The cult of the Party chairman was seen as a continuation of the cult of the emperor. The Party went to extraordinary lengths to prey upon the superstitions of the people in this regard. During the days of the civil war, Mao was endlessly exalted as a larger-than-life figure, a kind of living god who would rescue the people from oppression. As soon as the Communists captured a village, its buildings would blossom with slogans like “Mao Zedong is the great savior of the Chinese people.”
As always, foreign admirers of the regime were always ready to put the best face on Mao’s ugliness. Professor Michel Oksenberg, who was to become President Carter’s China advisor, advised that the Maoist personality cult was a necessary innovation: “While the new institutions [of state control] are taking root, resort to the unifying symbol of the ruler—in China’s case, Mao—may be an appropriate response.”
Mao began his counterattack by stoking the fires of his personality cult. It was Maoist acolyte Lin Biao, then in the control of the People’s Liberation Army, who came up with the idea of a book of quotations from Chairman Mao. Called the “Little Red Book,” both for its red plastic cover and for the ‘redness” of the idea contained therein, it became mandatory reading for all members of the military, then for schoolchildren, and then for the public at large. Then he put military factories to work churning out hundreds of millions of badges featuring the head of Chairman Mao, which young people were encouraged to wear to demonstrate their loyalty to the Great Helmsman. Seizing control of the People’s Daily from Liu Shao-qi’s supporters in May 1966, he turned it into his personal mouthpiece.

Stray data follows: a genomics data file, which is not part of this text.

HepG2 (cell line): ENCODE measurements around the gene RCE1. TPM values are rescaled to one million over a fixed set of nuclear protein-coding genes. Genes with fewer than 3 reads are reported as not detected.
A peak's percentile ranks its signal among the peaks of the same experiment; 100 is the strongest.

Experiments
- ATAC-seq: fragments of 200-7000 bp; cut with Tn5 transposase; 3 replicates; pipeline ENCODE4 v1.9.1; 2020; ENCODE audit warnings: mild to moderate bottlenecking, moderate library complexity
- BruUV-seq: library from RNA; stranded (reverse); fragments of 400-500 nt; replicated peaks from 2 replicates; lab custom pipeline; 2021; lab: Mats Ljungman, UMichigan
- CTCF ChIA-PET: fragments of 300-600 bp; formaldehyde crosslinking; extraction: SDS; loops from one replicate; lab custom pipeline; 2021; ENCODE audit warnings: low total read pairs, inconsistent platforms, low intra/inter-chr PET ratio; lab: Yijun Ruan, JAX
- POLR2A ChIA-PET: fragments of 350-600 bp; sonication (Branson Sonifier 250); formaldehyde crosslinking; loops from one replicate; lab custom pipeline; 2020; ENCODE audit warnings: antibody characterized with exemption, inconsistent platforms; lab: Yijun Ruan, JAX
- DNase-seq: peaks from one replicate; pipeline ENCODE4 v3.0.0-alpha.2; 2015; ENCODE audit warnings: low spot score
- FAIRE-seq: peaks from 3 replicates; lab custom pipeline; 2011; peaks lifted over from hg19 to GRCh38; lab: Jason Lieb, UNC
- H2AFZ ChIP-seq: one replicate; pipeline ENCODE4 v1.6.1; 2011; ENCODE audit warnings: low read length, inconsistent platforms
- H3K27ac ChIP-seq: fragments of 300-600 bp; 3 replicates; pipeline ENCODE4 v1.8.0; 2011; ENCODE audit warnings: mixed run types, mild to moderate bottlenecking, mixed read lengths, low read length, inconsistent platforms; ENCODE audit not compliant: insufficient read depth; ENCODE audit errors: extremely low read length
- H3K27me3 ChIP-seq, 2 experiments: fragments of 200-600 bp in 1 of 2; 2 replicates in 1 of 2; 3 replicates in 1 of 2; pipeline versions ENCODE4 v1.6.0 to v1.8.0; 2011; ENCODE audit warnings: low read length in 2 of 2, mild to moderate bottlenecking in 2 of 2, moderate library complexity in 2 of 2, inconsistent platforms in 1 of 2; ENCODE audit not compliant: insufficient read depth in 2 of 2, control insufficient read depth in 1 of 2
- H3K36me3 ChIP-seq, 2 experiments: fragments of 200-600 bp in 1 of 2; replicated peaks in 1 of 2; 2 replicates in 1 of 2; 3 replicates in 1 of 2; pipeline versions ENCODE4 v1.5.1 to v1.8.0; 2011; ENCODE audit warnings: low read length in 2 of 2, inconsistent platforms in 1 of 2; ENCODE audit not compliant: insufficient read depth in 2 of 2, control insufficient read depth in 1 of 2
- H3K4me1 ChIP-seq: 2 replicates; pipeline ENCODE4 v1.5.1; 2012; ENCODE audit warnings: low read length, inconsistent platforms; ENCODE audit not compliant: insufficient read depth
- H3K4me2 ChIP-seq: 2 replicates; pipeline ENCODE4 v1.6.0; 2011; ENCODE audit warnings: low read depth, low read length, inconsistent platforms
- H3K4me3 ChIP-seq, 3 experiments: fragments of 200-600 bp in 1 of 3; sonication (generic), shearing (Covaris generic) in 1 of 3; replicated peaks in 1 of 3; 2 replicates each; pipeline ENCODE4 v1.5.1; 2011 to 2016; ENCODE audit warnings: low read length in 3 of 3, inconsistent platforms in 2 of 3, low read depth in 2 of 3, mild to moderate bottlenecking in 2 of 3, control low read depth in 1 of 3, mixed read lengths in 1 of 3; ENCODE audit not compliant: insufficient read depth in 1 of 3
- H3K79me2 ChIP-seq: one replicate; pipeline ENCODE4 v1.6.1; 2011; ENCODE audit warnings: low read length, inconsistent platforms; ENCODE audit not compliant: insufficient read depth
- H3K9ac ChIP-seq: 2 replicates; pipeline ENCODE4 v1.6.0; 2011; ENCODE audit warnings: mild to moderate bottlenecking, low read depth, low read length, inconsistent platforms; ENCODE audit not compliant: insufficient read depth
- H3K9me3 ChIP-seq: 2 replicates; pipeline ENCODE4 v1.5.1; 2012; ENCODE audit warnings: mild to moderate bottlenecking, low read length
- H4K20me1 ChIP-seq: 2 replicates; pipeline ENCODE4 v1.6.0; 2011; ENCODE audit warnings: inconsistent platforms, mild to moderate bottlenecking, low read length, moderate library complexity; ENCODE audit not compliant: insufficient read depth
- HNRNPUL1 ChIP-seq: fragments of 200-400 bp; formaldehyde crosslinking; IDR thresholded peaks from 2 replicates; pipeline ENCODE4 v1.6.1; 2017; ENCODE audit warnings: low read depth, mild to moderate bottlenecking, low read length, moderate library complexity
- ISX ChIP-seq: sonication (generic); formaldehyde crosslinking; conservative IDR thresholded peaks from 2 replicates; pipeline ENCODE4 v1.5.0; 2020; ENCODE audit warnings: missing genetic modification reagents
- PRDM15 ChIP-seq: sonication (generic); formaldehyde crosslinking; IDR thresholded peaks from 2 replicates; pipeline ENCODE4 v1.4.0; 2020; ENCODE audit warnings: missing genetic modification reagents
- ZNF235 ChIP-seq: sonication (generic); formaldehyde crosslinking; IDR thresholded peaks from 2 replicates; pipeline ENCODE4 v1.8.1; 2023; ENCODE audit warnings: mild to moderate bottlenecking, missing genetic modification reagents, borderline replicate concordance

Slogans exalting Mao were splashed in bold red type across the top of the first page: Chairman Mao is the Red Sun in Our Hearts! Establish Chairman Mao’s Absolute Authority! We will destroy whomever Opposes Chairman Mao! The rest of the page was covered with long editorials exhorting the masses to join with Chairman Mao in launching a Great Proletarian Cultural Revolution and to “sweep away all ox devils and snake demons,” which is what Mao now called class enemies. Sometimes, instead of slogans, quotations, and editorials, Mao’s beaming portrait took up the entire front page.